Here's John Iverson of Iverson Customs, the South Dakota aftermarket company that orchestrated the project, explaining how the car came to be, complete with Ralph Gilles' stamp of approval.
"I contacted some suits at Chrysler to arrange a meeting with the man behind the design of the-the Hellcat, Mr. Ralph Gilles. My son Austen and I met him at a National Auto Dealer Association 20 Group meeting where we presented our idea. We obtained is signature approval for the first conversion to be created. After extensive research, I chose to contact Larry at Drop Top Customs to have my vision become a reality. His passion, knowledge, and experience with Mopars quickly became evident so I knew he was the right man for the project. The first convertible Hellcat was born," Iverson said.
As you'll be able to see in the image gallery below, FCA head designer and former SRT helm man Ralph Gilles has signed a few elements of this Hellcat, such as the battery casing and the engine cover.
We expect this to mean we're dealing with a proper convertible conversion, and while we can't see too much (in this area) in the presentation photos, the extra bracing in the engine compartment is visible.
The roof removal job was handled by DropTop Customs over in Florida, which does have a solid reputation (at least as far as online reviews go), so we expect this SRT machine not to turn into a pretzel when its blown 6.2-liter Hemi is put to work.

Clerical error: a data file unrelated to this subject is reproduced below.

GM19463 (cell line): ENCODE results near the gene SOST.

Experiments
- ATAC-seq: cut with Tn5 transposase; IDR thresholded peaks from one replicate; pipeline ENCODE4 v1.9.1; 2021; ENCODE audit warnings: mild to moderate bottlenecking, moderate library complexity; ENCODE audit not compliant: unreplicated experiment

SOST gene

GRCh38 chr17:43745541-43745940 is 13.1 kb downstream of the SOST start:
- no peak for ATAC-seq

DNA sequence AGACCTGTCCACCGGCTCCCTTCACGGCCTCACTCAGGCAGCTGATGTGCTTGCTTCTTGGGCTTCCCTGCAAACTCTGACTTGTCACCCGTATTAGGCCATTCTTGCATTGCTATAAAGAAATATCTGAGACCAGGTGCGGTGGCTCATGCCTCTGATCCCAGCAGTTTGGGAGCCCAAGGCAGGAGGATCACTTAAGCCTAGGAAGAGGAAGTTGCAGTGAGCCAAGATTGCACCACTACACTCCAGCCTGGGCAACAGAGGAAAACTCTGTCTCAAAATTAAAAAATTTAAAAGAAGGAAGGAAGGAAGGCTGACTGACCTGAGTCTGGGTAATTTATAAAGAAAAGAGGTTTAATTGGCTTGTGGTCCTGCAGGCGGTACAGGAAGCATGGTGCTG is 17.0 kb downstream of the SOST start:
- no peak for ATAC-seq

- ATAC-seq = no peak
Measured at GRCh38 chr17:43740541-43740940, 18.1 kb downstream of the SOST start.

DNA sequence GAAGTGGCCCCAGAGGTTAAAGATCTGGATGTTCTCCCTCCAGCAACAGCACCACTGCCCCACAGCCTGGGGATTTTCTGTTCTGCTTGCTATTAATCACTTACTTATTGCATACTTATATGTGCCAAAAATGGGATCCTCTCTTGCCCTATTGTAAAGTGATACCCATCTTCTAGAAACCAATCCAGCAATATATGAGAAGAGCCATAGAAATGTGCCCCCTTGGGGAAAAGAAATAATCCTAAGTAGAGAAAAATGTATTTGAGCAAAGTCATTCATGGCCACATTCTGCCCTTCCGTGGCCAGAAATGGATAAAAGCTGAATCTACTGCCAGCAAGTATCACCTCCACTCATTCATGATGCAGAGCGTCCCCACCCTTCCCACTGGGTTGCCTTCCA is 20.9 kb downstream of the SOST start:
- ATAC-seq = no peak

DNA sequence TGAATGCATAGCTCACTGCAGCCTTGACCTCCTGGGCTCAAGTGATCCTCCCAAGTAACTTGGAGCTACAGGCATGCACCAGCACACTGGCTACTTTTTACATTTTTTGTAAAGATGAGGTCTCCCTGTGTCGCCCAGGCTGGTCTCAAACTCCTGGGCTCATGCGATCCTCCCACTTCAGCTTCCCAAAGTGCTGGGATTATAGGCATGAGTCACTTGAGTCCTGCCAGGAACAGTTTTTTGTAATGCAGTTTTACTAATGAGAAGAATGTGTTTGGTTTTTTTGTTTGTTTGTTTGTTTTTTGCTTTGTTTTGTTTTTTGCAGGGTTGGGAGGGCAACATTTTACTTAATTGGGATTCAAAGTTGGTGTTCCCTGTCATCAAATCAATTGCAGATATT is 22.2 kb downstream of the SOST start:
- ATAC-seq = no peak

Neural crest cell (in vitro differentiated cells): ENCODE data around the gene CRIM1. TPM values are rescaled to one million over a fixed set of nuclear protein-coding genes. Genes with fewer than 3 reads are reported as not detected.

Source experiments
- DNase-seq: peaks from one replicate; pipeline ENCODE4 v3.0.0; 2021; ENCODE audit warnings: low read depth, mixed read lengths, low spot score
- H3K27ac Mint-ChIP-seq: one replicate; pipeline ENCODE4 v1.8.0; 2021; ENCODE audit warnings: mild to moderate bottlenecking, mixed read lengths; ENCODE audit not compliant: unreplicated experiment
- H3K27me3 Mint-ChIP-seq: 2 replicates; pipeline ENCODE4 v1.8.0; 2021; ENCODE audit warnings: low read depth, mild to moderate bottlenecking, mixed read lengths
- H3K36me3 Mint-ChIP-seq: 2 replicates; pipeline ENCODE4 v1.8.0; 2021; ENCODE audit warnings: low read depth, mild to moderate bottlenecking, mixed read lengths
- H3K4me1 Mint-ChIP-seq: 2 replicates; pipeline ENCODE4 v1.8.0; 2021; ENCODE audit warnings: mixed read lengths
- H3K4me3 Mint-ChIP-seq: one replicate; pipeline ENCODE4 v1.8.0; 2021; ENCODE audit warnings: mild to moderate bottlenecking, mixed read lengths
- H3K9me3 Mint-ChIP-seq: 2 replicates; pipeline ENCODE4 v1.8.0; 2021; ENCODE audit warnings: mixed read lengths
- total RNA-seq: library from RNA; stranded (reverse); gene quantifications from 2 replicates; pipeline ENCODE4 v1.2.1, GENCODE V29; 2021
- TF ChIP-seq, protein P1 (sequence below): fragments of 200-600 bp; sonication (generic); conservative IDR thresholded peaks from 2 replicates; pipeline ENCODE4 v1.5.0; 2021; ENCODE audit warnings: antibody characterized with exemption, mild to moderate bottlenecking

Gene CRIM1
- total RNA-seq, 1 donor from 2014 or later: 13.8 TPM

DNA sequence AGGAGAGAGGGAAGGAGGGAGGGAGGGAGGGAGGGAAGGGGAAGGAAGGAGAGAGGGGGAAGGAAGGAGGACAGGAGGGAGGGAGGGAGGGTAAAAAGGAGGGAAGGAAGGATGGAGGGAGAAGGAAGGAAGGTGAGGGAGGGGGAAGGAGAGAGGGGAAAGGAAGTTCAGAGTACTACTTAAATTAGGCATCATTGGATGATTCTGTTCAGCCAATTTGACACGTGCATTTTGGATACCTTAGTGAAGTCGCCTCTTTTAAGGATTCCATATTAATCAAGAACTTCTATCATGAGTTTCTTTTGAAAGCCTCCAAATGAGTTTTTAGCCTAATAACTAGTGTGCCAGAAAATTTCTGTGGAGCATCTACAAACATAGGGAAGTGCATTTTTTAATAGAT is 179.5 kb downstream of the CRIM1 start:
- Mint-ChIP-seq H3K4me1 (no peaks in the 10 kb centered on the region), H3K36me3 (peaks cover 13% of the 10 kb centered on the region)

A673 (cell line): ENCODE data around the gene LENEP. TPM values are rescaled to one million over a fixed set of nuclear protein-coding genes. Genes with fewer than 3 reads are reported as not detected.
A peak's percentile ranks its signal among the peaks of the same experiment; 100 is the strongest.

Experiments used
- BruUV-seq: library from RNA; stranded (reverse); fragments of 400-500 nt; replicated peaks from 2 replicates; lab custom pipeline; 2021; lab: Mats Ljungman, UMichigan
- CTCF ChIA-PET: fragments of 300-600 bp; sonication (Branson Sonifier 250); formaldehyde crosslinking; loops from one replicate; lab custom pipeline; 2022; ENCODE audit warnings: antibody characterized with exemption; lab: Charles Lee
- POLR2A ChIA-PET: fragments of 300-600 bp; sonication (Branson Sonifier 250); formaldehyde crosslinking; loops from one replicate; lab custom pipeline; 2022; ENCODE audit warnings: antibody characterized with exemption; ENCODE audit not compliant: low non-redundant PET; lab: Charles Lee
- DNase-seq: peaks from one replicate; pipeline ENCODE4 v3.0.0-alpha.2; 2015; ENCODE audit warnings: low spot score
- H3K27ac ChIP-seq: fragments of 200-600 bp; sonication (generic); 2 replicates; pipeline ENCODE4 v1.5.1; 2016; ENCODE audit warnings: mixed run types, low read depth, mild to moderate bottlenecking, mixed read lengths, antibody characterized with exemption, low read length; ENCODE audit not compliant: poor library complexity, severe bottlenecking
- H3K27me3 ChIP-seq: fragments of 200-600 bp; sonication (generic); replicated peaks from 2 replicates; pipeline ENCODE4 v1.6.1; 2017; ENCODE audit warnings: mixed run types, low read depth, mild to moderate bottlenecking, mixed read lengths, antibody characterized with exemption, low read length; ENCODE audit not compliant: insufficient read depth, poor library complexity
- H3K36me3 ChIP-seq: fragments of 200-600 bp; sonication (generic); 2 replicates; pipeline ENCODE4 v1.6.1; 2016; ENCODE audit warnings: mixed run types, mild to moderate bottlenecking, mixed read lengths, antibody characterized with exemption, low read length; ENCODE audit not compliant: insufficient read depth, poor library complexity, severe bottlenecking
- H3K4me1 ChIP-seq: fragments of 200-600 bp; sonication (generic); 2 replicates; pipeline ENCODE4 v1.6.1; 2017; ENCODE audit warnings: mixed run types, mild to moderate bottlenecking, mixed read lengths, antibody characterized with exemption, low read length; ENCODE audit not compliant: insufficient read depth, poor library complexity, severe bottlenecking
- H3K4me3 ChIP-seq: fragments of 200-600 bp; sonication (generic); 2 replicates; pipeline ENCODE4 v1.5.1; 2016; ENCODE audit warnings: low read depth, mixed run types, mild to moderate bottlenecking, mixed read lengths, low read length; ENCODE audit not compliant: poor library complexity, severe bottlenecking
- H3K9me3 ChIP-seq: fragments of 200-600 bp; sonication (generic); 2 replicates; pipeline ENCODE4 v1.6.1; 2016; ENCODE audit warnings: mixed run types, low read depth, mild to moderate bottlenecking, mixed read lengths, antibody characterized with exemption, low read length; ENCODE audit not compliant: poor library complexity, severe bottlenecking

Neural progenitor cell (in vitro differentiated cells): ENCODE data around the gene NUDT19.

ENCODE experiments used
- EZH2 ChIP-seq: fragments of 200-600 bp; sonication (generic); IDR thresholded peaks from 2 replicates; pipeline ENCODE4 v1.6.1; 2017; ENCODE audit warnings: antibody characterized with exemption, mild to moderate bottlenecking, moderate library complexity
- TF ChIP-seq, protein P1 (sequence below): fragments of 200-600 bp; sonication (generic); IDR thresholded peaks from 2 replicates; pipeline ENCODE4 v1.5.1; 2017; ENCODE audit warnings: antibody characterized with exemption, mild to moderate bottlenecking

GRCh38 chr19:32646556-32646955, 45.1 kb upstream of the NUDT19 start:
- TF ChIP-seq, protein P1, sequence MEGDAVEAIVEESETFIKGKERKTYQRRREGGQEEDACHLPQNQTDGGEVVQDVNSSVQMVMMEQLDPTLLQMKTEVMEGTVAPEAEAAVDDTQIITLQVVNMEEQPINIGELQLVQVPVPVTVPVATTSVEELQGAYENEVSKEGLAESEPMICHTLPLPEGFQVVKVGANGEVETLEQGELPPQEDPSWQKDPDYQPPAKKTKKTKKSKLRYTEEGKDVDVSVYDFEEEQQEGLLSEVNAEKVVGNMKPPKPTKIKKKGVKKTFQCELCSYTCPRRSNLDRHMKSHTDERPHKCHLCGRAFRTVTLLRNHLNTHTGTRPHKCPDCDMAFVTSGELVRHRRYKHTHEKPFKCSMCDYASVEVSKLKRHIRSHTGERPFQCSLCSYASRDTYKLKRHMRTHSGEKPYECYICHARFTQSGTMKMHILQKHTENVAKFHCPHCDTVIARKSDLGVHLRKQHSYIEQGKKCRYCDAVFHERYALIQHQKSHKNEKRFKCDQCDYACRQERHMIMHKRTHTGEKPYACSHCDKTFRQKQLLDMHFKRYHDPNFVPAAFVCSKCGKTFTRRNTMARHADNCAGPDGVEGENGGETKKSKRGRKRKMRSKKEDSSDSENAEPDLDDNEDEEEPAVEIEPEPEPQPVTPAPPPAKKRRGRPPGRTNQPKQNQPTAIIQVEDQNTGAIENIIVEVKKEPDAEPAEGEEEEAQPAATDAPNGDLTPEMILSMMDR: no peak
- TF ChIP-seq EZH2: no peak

Interestingly, the droptop demonic kitty is listed at $139,900, which makes for more than double the Hellcat's MSRP. We understand the work involved in such a project has to be remunerated, but with unofficial sources claiming DropTop Customs will slice your Challenger for $17,000, the price of this one-off (this is how Iverson introduces it) doesn't exactly seem reasonable. Oh, and it also has 555 miles on the clock.
As for how the muscle machine looks with the top up (this is always the tricky part), we'll let the video below do the talking.
Update: If this open-air SRT machine seems expensive, how about a 2016 Challenger Hellcat tuned to 1,000 hp that costs $155,000? It seems we're dealing with a trend in the speculation world - buy early, modify and resell. We have reached out to Ralp Gilles to ask for his opinion on this.